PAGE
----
I know a place where you can feel completely away from the world. In the middle of the woods, and far off the beaten track is a thicket of lush Rhododendron leaves.
Completely surrounded by vegetation, no-one knew I was there. The trees above were swaying gently in the breeze, but that was the only sound. The fresh scent of damp wood and earth permeated through the place. I had wanted for a long time to explore here; to carefully step right into the centre.
London is many things, light and dark. Perhaps nowhere else in England embodies the intersection between chaotic creation and destruction like this monolithic metropolis, that 8.6 million people call home.
There is something foreboding about London; to feel a little intimidated by ‘The Big Smoke’ is a sign of wisdom. The idea of London as the epicentre of historic dominion and oppression remains. You can very much feel the ghost of the terror and darkness that once inhabited the streets; lasting darkness of the kind immortalised in the poetry of William Blake. And everywhere little reminders lay, like the hopeless inequality which hangs heavy and leaden over this place. I have resisted London, although I cannot deny the cultural weight which is here.
In a city of such enormous contrast and energy, it felt right to take photos in black and white. My close friend William and I packed our bags, and set off into the mass.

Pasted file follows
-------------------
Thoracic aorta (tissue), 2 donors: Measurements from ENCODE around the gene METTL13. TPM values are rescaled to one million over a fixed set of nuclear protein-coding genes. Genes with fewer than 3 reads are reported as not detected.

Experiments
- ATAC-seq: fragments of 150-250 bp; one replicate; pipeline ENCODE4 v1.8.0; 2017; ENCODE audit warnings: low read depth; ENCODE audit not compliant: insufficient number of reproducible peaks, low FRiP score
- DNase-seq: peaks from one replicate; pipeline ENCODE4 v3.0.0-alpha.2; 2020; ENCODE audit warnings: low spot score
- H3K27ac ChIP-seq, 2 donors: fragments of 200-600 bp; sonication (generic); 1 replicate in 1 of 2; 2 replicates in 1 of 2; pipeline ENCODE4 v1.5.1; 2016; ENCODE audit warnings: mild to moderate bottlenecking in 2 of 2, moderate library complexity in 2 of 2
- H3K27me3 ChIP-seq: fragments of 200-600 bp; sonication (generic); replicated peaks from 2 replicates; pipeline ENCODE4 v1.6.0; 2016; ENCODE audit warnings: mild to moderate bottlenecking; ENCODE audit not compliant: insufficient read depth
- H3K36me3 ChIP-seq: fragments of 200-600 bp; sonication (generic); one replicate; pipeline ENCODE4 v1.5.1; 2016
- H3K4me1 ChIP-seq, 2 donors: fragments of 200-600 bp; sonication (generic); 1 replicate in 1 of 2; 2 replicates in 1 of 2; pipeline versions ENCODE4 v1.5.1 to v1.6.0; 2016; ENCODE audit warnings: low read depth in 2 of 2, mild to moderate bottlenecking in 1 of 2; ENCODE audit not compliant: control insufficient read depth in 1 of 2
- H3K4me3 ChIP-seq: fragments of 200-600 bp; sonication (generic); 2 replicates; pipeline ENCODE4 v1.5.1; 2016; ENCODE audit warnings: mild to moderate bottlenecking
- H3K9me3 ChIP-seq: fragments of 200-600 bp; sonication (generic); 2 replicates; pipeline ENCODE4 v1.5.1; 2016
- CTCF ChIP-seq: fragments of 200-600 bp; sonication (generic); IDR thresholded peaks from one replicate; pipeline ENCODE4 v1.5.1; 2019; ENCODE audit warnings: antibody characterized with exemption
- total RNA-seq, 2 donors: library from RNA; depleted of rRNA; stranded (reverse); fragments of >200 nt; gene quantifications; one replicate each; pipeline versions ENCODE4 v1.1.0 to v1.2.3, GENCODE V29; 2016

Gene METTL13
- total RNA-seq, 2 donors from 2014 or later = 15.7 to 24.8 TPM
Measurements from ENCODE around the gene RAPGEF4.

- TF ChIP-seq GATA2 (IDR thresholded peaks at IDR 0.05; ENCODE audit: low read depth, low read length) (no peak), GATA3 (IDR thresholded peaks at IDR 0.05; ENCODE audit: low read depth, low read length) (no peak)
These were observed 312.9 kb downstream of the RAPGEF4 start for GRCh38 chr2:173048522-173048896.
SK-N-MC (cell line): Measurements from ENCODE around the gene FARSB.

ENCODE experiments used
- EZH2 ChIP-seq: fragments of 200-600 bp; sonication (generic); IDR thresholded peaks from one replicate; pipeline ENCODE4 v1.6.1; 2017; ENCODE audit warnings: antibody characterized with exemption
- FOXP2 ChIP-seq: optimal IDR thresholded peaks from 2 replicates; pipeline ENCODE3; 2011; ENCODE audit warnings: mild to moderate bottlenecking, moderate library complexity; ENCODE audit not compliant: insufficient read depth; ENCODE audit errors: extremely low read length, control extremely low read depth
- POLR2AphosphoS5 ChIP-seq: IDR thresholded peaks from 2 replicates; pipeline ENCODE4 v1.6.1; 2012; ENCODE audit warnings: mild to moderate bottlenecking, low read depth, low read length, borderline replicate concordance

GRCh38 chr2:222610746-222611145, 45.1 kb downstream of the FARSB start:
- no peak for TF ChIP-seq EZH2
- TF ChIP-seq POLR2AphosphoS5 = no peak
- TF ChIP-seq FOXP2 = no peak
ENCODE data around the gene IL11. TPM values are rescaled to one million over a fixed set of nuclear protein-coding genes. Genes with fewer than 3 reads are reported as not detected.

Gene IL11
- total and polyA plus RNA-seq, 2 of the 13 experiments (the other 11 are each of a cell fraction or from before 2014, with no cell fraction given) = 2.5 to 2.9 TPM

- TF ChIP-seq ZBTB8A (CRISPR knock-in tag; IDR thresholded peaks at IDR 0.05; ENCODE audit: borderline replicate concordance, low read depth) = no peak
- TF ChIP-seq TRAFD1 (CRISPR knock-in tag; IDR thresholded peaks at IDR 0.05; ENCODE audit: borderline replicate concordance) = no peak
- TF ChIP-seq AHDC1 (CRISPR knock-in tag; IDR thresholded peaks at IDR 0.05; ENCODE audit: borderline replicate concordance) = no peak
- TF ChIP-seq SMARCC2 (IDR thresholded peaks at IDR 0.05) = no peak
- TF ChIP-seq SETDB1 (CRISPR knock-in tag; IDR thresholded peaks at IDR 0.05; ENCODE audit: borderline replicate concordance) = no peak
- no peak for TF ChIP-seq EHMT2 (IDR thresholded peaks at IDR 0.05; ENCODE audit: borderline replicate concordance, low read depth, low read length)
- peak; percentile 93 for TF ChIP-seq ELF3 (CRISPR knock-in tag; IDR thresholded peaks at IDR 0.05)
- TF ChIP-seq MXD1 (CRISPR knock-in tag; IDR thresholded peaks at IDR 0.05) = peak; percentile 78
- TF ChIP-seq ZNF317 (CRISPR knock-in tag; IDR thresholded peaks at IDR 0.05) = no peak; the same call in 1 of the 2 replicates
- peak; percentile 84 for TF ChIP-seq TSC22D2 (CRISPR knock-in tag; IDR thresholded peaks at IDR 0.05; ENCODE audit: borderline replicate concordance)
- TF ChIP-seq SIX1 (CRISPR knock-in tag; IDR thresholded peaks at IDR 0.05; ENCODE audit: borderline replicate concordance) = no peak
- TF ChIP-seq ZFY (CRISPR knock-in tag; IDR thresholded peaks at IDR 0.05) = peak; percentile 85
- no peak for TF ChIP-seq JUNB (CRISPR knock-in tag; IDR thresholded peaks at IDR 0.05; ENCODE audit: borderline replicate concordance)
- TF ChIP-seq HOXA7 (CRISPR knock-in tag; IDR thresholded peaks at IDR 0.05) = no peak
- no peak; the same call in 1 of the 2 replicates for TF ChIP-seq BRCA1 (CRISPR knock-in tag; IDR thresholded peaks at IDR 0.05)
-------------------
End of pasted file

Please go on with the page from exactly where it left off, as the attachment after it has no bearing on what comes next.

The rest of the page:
I have been going to Bristol infrequently for some time now, and every time I do it is a different experience. There are so many areas, and hidden places to find. Without fail, it is an exciting place to be. My good friend Aimee and I wanted to take a day to dreamily delve into this varied city.
One overcast afternoon, me and Madison were in the city. We were aimlessly strolling with the intention of eventually finding our way to a tennis court for a game. The mood seemed to match the thick cloud which enveloped the sky, rolling swiftly past and intermittently dampening everything with light rain.
There are some things that just can’t go missing from my life for any extended period. Fresh bread is certainly one of them, and Rye bread has always hit a primal cord with me; something about the aroma of the flour, and the flavour. I set forth with friend Shannen in tow, to find somewhere to pick a loaf up.
Spring is here, there is an air of life in the air, a call to action to go outside and embrace the warmer weather that surely must be coming. What greater way to fulfil this than to walk the local environment. Accompanied by a great friend of mine Madison, we set out to wonder, and to find some local food.
This is a little diary of the things that took place on a trip back home to leafy Sussex over the Easter period past. It was great to have some peace time, to integrate everything that has been happening. Everything was very familiar, very comfortable.
Sometimes its easy to overlook what’s around you. Maybe you’ve seen the same view, place, object a thousand times.
I find it important to find means to appreciate everything in new ways, and this often requires re-evaluation, a new perspective. Night time can be great for this, and although I have come to know my surroundings quite well, I wanted to do a short walk in town in the night, to search out something different.